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P014 Tofacitinib and a selective Janus kinase 1 inhibitor are equally potent in suppressing human macrophage function and T-cell proliferation

L. De Vries*1, 2, M. Wildenberg2, V. Ludbrook3, G. D’Haens1, 
W. De Jonge2

1Academic Medical Centre (AMC), Gastroenterology & Hepatology, Amsterdam, Netherlands, 2Academic Medical Centre (AMC), Tytgat Institute for Liver and Intestinal Research, Amsterdam, Netherlands, 3GlaxoSmithKline, ImmunoInflammation Therapy Area, Stevenage, United Kingdom


Nonselective Janus kinase (JAK) inhibitors such as tofacitinib have shown efficacy in treatment of ulcerative colitis. Tofacitinib inhibits JAK1, JAK2, JAK3, and TYK2. Side effects observed in patients (eg, neutropenia, anaemia) are attributed to JAK2 signalling. These side effects, have led to the development of selective JAK inhibitors. It is unclear whether selective JAK1 or JAK3 inhibition is sufficient in suppressing inflammatory responses. We aimed to investigate the potency of a selective JAK1 inhibitor (JAK1i, GSK2586186), a JAK3 inhibitor (JAK3i, GSK2864192A), and tofacitinib (CP-690,550-10, Pfizer) to supress innate and adaptive immune responses in vitro.


Peripheral blood mononuclear cells (PBMCs), monocytes, and lymphocytes were isolated from buffy coats using Ficoll and Percoll separation. CD14+ monocytes (n = 6) were isolated with CD14+ micro beads and stimulated with LPS (100 ng/ml) and IFNγ (10 ng/ml) for 6 hours in presence or absence of JAK1i, JAK3i, or tofacitinib (10-1000 nM). Cytokine and chemokine production by monocytes was measured in the supernatant by ELISA. Lymphocytes (n = 3) were stimulated with anti-CD3/CD28 beads in the presence or absence of JAK1i, JAK3i, or tofacitinib in a concentration ranging from 10 to 10.000 nM. Cell viability was assessed using an MTS colorimetric assay. In addition, JAK1i, JAK3i, and tofacitinib (10-10.000 nM) were added in a mixed lymphocyte reaction (MLR), in which PBMCs of 2 donors are mixed in a 1:1 ratio and cultured for 6 days. In both experiments, T-cell proliferation was measured with a Tritium proliferation assay.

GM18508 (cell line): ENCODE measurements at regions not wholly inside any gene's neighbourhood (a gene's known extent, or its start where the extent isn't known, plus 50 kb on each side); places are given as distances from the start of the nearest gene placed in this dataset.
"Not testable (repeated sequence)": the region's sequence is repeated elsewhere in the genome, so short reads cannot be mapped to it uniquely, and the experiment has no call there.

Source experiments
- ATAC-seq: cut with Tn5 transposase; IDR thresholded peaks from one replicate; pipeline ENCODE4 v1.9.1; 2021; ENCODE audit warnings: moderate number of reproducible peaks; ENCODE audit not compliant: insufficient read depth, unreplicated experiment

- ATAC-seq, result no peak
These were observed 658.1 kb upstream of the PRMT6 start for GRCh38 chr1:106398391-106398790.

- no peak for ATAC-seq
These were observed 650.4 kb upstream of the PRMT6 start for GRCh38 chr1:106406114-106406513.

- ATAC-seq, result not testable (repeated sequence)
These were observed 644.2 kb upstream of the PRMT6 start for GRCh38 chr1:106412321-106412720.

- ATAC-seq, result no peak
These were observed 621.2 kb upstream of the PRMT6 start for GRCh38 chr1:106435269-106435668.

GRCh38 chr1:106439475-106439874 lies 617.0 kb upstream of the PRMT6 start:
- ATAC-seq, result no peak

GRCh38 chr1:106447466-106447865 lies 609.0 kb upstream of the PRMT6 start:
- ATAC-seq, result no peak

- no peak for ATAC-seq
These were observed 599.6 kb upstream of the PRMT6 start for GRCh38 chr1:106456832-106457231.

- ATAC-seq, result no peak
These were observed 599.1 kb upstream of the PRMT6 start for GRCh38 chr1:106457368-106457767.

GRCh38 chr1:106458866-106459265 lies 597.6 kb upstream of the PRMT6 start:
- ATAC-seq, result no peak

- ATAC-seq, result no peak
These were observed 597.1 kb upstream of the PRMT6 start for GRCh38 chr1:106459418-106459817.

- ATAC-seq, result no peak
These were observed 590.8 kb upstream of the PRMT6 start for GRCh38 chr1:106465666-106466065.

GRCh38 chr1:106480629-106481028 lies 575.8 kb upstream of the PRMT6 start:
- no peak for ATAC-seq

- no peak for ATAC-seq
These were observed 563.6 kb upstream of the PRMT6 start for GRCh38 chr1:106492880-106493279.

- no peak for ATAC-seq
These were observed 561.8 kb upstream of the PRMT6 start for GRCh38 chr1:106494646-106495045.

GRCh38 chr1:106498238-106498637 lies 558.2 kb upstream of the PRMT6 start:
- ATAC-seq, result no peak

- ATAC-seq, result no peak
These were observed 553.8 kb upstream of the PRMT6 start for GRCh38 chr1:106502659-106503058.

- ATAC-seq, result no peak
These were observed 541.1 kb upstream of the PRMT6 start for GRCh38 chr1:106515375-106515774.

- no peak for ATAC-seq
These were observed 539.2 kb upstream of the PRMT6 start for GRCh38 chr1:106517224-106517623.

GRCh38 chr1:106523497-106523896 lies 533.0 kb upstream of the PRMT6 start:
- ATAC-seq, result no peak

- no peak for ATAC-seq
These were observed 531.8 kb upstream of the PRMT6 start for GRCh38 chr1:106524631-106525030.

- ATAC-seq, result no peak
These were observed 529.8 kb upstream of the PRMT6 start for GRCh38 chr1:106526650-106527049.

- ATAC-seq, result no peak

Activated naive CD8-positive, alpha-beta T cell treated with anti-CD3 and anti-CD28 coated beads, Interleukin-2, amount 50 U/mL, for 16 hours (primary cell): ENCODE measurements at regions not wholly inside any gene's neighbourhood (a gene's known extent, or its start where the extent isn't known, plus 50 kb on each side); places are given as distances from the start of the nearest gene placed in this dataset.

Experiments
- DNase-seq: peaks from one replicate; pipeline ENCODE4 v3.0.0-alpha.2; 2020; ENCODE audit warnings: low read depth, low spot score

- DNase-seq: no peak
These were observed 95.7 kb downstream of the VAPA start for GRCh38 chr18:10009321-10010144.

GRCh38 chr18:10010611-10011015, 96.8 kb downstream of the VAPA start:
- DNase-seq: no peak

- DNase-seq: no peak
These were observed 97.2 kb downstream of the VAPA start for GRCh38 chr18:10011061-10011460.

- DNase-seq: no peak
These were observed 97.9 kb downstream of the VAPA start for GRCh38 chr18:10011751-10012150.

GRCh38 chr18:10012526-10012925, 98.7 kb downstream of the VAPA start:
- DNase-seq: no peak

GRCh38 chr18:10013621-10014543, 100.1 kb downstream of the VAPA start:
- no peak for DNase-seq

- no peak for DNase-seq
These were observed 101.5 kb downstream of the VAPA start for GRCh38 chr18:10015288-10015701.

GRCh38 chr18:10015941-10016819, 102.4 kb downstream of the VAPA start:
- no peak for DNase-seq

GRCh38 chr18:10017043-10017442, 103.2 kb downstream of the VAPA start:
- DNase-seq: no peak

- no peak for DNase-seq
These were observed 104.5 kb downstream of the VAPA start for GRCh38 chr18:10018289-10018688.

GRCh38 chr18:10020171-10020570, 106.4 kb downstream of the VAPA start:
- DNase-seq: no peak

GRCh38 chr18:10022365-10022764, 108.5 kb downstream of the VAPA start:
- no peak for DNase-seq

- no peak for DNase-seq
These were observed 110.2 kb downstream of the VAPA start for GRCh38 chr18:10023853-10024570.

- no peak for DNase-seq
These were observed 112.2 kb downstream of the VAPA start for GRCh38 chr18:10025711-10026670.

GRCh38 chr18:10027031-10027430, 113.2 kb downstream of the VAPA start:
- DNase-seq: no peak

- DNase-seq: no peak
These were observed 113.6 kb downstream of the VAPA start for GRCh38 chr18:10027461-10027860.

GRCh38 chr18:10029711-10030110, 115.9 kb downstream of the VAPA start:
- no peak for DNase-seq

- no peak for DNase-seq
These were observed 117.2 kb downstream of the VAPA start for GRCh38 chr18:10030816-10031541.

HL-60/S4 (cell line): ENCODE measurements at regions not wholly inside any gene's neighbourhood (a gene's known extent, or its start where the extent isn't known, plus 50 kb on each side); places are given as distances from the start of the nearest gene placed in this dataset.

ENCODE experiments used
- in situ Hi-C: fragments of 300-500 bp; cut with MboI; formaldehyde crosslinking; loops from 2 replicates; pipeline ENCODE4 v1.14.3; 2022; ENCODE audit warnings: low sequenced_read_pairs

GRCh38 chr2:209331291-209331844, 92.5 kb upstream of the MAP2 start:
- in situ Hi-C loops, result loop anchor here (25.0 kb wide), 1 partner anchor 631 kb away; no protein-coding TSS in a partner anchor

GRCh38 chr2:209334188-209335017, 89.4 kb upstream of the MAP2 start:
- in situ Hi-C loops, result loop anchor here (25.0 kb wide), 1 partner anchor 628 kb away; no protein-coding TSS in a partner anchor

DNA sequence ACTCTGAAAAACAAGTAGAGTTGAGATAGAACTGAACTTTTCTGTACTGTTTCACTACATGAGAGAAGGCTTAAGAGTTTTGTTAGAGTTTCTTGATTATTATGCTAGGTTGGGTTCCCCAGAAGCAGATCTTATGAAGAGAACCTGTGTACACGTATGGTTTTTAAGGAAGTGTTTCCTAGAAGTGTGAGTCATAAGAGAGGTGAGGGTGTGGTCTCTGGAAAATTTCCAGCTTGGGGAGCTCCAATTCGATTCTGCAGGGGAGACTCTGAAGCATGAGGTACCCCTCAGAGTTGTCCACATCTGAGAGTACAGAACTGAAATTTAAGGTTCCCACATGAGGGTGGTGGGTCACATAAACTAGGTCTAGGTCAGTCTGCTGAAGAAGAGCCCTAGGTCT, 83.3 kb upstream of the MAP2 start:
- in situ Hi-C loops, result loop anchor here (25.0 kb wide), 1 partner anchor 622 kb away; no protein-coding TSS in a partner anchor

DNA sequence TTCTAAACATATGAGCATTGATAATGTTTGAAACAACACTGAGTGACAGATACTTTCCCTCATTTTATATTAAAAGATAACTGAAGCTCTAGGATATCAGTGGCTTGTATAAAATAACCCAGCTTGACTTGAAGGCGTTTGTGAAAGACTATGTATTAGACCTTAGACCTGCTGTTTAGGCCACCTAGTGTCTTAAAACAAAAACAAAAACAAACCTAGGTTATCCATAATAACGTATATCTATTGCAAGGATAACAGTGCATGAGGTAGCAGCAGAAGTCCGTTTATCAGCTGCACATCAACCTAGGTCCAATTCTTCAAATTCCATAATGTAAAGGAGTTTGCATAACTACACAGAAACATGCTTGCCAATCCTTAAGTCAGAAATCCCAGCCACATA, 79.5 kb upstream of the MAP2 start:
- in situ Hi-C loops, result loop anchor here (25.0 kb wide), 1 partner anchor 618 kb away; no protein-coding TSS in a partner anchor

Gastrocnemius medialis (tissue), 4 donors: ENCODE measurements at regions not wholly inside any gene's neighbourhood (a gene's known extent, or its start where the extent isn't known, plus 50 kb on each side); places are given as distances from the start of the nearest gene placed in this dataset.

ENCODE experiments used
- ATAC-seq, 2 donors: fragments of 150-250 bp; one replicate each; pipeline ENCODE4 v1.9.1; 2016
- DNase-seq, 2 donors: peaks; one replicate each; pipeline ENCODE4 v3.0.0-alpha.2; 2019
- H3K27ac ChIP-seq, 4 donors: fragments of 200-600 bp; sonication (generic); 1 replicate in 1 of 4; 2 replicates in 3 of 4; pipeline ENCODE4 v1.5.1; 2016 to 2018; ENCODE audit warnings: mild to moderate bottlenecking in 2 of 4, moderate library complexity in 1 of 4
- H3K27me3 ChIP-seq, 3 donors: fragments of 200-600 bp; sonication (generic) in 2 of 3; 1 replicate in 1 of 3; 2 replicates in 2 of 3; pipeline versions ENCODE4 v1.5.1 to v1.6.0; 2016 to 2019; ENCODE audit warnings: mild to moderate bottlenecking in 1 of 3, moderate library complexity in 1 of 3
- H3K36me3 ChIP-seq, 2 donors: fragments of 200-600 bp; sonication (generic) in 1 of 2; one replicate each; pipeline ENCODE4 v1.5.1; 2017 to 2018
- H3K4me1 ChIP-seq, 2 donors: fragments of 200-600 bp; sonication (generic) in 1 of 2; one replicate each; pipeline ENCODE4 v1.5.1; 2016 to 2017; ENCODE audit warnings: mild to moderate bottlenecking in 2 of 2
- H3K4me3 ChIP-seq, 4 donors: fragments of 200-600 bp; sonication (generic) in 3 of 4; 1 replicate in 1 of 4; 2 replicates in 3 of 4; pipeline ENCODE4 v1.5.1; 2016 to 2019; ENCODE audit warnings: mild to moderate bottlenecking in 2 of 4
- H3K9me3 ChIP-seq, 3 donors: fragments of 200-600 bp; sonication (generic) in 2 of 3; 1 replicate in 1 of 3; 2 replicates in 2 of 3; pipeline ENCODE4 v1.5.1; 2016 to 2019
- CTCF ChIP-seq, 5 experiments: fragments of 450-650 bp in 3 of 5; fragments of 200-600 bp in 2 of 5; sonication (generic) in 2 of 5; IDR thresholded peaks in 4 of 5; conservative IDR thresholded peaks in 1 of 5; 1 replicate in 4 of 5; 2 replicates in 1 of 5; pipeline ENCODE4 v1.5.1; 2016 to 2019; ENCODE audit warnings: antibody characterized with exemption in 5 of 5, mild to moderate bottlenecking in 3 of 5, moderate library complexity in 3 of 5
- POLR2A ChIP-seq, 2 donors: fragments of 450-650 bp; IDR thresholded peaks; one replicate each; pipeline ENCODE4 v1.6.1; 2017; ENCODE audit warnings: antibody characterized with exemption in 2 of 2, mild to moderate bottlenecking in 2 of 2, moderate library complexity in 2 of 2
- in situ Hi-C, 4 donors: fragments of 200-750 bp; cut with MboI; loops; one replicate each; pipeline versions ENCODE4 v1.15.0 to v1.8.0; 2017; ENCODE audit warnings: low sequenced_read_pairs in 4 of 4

In human CD14+ monocyte-derived macrophages, JAK1i and tofacitinib, but not JAK3i, decreased CXCL10 secretion at 1000 nM (resp. p = 0.021, p = 0.021, p = 0.416), whereas TNFα, and IL6 secretion was unaffected by all inhibitors. When assessing the effect of tofacitinib, JAK1i, and JAK3i on T-cell proliferation using anti-CD3/CD28 beads, JAK1i, and tofacitinib equally inhibited T-cell proliferation at 1000 nM (resp. p = 0.010 and p = 0.006). JAK3i inhibited T-cell proliferation at 4000 nM (p = 0.004). At these doses, T-cell viability was not affected. In a MLR, JAK1i, and tofacitinib inhibited T-cell proliferation at 100 nM (both p = 0.000). JAK3i to inhibited T-cell proliferation at 2000 nM (p = 0.022).


In vitro, JAK1i and tofacitinib, but not JAK3i, inhibit CXCL10 secretion produced by IFNγ/LPS triggered human monocyte-derived macrophages and proliferation of human T-cells in a dose-dependent manner. JAK3i inhibits T-cell proliferation at a higher dose, without affecting T-cell viability.